It’s no secret that I’m easily stressed out.
It doesn’t take much. Which is kinda funny considering how much I push myself, how much of a work-aholic I am and just what a perfectionist I can be. Well--you’d think that over the 23-years I’ve been around that I’d be able to y’know, calm the fuck down.
You’d be mistaken.
No one does stressed out, frazzled or anxious as well as I do.
Doesn’t matter what it is. Friendship issues, school, work, whatever. I can probably freak out about it in some little way or another. Call it a natural talent, call it a freak trait. Whatever. It’s cool. It’s one of the many quirks that the people around me endure.
I guess it doesn’t really seem that shocking, then that I have looked to many different ways of calming my mind down. For something that runs on a nearly constant basis, it does often take a bit for me and my mind to unwind. Sure, I have some of my back up calming down techniques--most of them require either extreme amounts of caffeine and/or sugar or managing to wind myself up so much that I end up shutting down completely. However, I’m always on the search for something that’s a little healthier.
I’ve tried meditation and while at times it works, I have neither the will power nor the stamina to manage to do more than a couple of weeks’ worth of meditation. If anything, meditation often gets my mind even more worked up and it’s often a battle of wills that only mass amounts of practice will help me overcome.
And let me tell you, practicing is exhausting in it’s own right.
I’ve tried yoga but again, haven’t managed to make it stick. Maybe cause a lot of the classes start so goddamn early.
Either way, there are few moments when I’m truly--for lack of a better word, zen.
As I may have mentioned, I recently (okay, a couple of months ago) finished reading Eat, Pray, Love and while I haven’t managed to have her strict schedule of meditation--hey, I work, go figure, there has been one idea that has stuck to me. Now, if I had my copy I’d be able to look up the exact term but alas, seeing as I’ve loaned it out you’ll have to bear with my interpretation. Basically, there’s an idea that we are all capable of finding true peace. That we have, in rare moments, been able to find that peace in our every day lives and that meditation is just a way of regaining that, that inner moment of clarity and ‘whole-ness’ that we’re always, constantly, searching for.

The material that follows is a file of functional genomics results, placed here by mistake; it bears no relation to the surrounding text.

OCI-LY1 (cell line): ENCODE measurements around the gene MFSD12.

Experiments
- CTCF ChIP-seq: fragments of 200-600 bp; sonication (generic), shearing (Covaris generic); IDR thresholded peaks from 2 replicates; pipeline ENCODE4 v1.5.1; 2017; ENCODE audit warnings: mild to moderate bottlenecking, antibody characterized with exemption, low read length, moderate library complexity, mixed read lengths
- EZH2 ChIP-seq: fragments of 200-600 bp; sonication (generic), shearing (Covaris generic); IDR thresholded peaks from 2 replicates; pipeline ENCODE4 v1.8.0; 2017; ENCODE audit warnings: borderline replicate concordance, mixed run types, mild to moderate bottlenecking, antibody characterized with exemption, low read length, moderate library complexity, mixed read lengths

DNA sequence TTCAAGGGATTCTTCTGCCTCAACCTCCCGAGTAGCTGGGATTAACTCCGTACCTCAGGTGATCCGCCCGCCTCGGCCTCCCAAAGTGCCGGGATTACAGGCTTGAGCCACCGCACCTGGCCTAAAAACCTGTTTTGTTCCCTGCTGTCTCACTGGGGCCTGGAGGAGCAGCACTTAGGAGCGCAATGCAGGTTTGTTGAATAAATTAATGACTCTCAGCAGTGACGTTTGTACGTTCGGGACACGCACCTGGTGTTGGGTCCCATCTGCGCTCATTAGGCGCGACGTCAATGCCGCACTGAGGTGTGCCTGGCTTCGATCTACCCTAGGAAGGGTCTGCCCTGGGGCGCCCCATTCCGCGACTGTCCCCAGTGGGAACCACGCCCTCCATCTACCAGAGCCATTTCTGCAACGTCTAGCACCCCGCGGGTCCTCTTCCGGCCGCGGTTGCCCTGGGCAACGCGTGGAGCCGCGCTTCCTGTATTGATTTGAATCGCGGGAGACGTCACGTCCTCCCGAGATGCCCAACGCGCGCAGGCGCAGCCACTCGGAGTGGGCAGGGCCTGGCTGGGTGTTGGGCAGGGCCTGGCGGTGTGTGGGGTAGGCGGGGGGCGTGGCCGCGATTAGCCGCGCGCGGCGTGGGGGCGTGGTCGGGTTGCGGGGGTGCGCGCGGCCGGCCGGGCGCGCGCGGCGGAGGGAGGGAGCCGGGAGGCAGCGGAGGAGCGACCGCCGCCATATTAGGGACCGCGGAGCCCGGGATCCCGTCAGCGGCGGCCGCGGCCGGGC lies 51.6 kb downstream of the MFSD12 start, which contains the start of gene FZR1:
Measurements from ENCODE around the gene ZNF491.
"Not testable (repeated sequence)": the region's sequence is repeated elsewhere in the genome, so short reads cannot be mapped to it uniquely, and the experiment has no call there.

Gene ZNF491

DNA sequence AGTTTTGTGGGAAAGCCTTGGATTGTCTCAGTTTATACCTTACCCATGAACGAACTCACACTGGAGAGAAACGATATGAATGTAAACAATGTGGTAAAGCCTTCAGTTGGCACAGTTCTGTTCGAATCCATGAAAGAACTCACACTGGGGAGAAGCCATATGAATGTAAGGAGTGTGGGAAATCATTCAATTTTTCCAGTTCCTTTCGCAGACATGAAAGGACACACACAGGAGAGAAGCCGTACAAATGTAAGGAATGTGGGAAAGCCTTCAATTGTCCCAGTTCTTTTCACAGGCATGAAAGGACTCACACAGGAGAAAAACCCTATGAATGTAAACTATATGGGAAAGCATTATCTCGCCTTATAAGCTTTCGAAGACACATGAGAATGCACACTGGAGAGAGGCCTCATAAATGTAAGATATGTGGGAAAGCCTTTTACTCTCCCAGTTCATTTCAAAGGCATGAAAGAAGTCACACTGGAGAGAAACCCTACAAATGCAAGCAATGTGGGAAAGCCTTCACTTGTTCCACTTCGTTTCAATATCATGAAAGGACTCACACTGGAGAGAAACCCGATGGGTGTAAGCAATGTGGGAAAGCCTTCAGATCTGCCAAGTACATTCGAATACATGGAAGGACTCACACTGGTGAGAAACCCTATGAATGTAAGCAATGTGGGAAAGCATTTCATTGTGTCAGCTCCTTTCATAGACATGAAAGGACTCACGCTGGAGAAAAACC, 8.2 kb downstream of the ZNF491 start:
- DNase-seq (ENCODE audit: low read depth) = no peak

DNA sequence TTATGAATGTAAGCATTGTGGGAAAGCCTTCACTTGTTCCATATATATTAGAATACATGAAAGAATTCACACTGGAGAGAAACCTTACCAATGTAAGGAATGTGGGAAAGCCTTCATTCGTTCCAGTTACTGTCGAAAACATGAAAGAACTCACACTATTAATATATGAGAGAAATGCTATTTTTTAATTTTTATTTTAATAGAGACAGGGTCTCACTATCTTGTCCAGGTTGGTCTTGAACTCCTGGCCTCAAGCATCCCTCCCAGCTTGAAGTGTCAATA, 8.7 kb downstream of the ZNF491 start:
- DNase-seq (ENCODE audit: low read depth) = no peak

Or something like that. Don’t quote me on it.
While writing this article, I ended up having a conversation about this idea with C. You see, I often thought most people were aware of this peace, this ideal or this act/exercise that gives you that small fraction, that small moment of contentment. It’s that moment that my meditation tapes often discuss, an act of non-doing or non-judging. Just being in that space for a tiny moment. A rare thing for me, seeing as I’m generally five steps ahead of myself and freaking out about the five different possibilities that -might- occur.
What he said, however, and I guess it’s not all that uncommon is that not everyone has that. Not everyone is aware of that one thing that is able to bring them to that moment of clarity.